The beauty of the Atari Star is in its relaxed subtlety, something I found out in an unexpected way.
I'd heard of them for almost a year but I didn't have a clue as to what to expect. After pursuing them for months, I was able to catch them at the Empty Bottle with three other bands ( they were third ) . I walked in on the second band, a raging punk/metal outfit that had the audience slam dancing. Imagine my surprise when the Atari Star took the stage and instead of thrashing/bopping/punking out they quietly and calmly sang pleasant sounding songs with such relaxed candor that the energy level in the room plummeted by a good 50 percent.
Which isn't a bad thing, really, it's a great thing. The Atari Star is about listening, not necessarily for interaction or watching. The group, led by Marc Ruvolo, is concerned with musical nuances and shadings—almost a completely sonic experience in itself. In fact the best way to take them is sitting down in an overstuffed armchair with a fragrant zinfandel.
On their latest CD, "shrp knf cts mtns," they display a definite identifiable sound—sort of a cross between the oriental picking on "Talking Heads '77," 1965 era Bryds, and a studied reflective aura like "Mingus" era Joni Mitchell. They sound like a lot of things, but they're actually their own.
Between Ruvolo's pristine near falsetto pitch, his consistent guitar riffing ( as a lead guitarist he seems to play the rhythm parts ) and keyboard-man Sevillesdotes bell-like chimes, the sound of the Star comes across like one thick gush of air. The result is near hypnotic; the CD and the band are set up to engage the ears—you have to listen attentively to get all the Star's rewards. "Someone More Deserving than Myself" is a definite distillation of their sound and probably a small masterpiece, a fleeting mosaic of still images and emotions, remembrances and sounds. The rest of "shrp knf" has the same strategy of compact phrasing, dreamlike imagery, and fleeting observations.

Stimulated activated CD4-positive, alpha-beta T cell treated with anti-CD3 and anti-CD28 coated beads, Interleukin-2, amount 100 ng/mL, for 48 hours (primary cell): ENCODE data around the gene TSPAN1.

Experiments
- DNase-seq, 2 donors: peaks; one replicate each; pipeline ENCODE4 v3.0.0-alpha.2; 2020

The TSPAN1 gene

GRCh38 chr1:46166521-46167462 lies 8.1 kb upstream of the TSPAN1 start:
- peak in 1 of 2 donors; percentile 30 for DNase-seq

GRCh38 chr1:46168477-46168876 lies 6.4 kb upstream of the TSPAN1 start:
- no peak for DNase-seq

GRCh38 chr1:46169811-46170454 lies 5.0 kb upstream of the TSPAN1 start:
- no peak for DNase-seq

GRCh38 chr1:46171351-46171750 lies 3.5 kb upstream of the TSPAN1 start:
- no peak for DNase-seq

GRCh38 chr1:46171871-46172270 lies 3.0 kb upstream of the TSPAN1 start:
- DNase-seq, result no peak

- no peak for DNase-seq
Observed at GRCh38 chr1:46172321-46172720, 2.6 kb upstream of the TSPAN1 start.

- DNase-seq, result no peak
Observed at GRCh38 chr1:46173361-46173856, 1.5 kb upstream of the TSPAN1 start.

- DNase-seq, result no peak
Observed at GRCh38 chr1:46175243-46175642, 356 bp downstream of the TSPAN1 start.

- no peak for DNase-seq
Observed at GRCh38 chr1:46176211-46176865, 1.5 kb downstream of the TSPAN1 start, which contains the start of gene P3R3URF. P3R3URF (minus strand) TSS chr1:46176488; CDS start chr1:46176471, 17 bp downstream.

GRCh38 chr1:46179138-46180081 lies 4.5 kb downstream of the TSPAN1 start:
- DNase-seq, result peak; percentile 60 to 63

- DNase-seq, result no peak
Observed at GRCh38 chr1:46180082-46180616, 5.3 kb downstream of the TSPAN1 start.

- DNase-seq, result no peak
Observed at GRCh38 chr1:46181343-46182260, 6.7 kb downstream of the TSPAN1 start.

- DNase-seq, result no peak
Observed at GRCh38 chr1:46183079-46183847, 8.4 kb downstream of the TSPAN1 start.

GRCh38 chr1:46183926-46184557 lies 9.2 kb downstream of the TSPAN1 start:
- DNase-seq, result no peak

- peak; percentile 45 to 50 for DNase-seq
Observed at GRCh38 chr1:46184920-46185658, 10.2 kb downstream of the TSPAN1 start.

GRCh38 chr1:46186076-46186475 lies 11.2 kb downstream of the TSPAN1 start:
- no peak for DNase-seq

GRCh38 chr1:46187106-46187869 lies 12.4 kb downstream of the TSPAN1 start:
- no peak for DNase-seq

After the Queer is Folk Fest in June, I had been pursuing seeing Aerin Tedesco in a full gig ( I've spent a lot of time chasing after people in the last two months ) . Lo and behold I was lucky enough to see her at her Ladyfest gig at the Local Grind. It was a nice surprise to see her in a bohemian-style coffeehouse filled with overstuffed couches and an attentive audience. Seeing her in a theater is definitely not the same experience, not nearly as personal. To be blunt, the Local Grind show blew my head off.
Looking totally boss in a suit and tie, Tedesco not only has a vocal range that goes from a quiet tear-stained whisper to a ferocious razor lilt, but also a telling feel for drama that's both arresting and vulnerable at the same time. The only vocalist that I can think of who comes close to such a combination is Prince. But there's nothing smug about her confidence in pushing across the lyric ( which served him well ) , nothing removed about the emotional punch that she delivers in her phrasing ( which served him well, until it got grating ) , and certainly nothing held back in her approach ( after all, it was just her and a guitar ) . Playing mostly solo-acoustic ( and I must add that this wasn't A.T.'s headlining gig, she had the same amount of time as everyone else on the bill ) , she displayed a stately suppleness that slid into furious emotionalism, subdued tremors of drama and back again. "Downside Up" and "Crush" were operettas of high drama, but " ( Look at ) Fire," where she and guest vocalist Andrea Bunch traded lilting choruses in a mesmerizing and intense volley, was on an alien plane. Music this powerful and haunting just isn't made anymore. Do yourself a favor, go see this woman.